It’s frustrating to watch Jamie experience the kind of success that’s eluded Josh for years, despite the fact that Jamie doesn’t adhere to either the ethics of documentary filmmaking or really any basic values as a decent person. And when Josh finally exposes him as a fraud, nobody even seems to really mind.

In the end sequence at Lincoln Center, Leslie admits that the nature of what constitutes “truth” in filmmaking is changing, and we have to be open to that. “I’m not sure it matters,” Leslie says, referring to the falsehoods in Jamie’s documentary. Leslie is more accepting that the times are changing, and that the “how” of Jamie’s film matters less than the effect of the movie. In the end, Josh can’t stop this guy from succeeding. Jamie’s values are now the world’s values – at the expense of his success in documentary filmmaking even meaning anything, since everyone is now a documentary filmmaker. It’s just like the toddler playing with an iPhone and taking pictures in the film’s last scene – everyone is recording everything, and it all means nothing.

Leslie, on his way out after a storied career, is more open to this change because he had all of the success he ever wanted doing it the old way. And now, just as Josh is trying to achieve that same success in his own life, in comes this new way of doing things – a new way of earning respect as a filmmaker. It’s comparable to the fact that I’ll never be able to achieve what Martin Scorsese achieved – partially because the landscape of filmmaking is changing so rapidly. It’s easier for someone who ruled the day in their field to be open to the future, because they had their time. But what about my time? What about Josh’s time? While We’re Young seems to share that frustration.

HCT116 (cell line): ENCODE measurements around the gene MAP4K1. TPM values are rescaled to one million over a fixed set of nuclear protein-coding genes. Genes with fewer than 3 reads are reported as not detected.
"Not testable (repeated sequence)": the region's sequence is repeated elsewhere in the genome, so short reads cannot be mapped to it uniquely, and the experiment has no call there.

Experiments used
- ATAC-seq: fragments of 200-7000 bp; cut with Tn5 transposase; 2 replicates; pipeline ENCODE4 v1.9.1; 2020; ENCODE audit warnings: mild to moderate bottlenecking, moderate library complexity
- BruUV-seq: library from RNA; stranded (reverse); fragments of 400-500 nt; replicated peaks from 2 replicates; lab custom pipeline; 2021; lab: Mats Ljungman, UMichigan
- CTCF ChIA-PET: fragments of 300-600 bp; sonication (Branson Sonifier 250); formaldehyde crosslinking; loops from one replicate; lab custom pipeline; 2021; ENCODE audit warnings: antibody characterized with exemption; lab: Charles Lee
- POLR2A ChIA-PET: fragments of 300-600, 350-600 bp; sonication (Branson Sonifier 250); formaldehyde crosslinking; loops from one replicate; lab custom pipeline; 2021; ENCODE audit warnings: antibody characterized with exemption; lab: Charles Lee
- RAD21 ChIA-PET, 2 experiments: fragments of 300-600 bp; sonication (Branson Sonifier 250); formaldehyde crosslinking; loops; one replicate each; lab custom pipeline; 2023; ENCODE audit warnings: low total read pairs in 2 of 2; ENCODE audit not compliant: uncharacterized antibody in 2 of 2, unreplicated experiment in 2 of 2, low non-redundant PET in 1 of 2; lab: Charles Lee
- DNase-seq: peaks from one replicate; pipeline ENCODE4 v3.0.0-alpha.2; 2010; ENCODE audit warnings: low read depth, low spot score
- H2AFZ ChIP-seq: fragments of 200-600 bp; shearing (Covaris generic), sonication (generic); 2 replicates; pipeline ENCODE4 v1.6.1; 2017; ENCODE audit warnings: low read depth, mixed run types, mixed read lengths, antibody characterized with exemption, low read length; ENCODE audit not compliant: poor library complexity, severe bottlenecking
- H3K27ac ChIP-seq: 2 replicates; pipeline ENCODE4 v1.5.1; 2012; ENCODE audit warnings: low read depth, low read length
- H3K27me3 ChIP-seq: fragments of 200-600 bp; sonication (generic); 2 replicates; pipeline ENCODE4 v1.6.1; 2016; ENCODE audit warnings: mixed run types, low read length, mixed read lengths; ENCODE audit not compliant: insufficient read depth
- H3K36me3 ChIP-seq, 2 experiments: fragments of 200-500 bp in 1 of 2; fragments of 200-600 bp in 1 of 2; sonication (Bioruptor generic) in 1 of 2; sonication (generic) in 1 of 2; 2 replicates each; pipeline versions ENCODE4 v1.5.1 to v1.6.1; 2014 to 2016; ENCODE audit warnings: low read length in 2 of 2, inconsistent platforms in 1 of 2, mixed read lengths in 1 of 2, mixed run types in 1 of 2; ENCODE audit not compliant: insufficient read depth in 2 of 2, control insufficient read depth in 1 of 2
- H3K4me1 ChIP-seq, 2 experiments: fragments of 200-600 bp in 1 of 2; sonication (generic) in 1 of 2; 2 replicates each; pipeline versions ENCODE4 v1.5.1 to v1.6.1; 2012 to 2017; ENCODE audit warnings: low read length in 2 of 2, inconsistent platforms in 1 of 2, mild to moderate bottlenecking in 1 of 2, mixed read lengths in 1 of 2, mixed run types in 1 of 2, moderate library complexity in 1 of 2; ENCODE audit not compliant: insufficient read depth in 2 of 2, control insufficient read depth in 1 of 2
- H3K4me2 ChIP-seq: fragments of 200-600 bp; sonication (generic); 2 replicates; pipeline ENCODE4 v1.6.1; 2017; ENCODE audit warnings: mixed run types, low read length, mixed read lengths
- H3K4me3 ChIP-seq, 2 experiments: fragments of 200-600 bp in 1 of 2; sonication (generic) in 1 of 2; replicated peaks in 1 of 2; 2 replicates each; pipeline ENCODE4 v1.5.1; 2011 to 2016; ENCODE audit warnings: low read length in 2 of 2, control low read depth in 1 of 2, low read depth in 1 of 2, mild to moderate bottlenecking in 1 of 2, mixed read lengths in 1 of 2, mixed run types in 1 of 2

Even as they’re about to embark on adopting their own child in the final scene, both Josh and Cornelia are kind of disgusted and disturbed by this toddler taking pictures with an iPhone. The future is scary. And pretty soon, all those things that seemed special before and actually meant something won’t mean anything any longer. If that sounds like old man talk, it’s because – to quote Stiller – I am an old man! (By the way, I’m well aware that I’m closer in age to Jamie, even though I identify more with Josh and his values.)

While You’re Young is a wonderfully angry film. Baumbach doesn’t settle for some kind of wishy-washy “Well, each generation is different from the last one, and each one is valid in their own ways“ attitude. What makes the movie work is that it has a perspective. When it wants to be, it is incisively sharp, indicting the generational values of millennials while also accepting the fact that accepted values and norms are changing.

Even as the film ends with Josh admitting that Jamie “isn’t evil – he’s just young,” the movie still has a perspective, which is that these people are awful. And it’s right. Take Josh’s painful meeting with Jamie’s corporate hedge-fund friend. Sure, Josh’s pitch for his years-in-the-making documentary may not be very streamlined or “sellable” – but it’s humiliating for him to have to explain his movie to the most vapid potential investor imaginable. It’s going to be a scary world when people like that guy are in charge – and they may already be.

1 comment:

  1. I really enjoy Noah Baumback movies. They connect with real-world issues and at least give me something I can relate to somewhat instead of trying to create a plot that's so "out there" it's considered really good.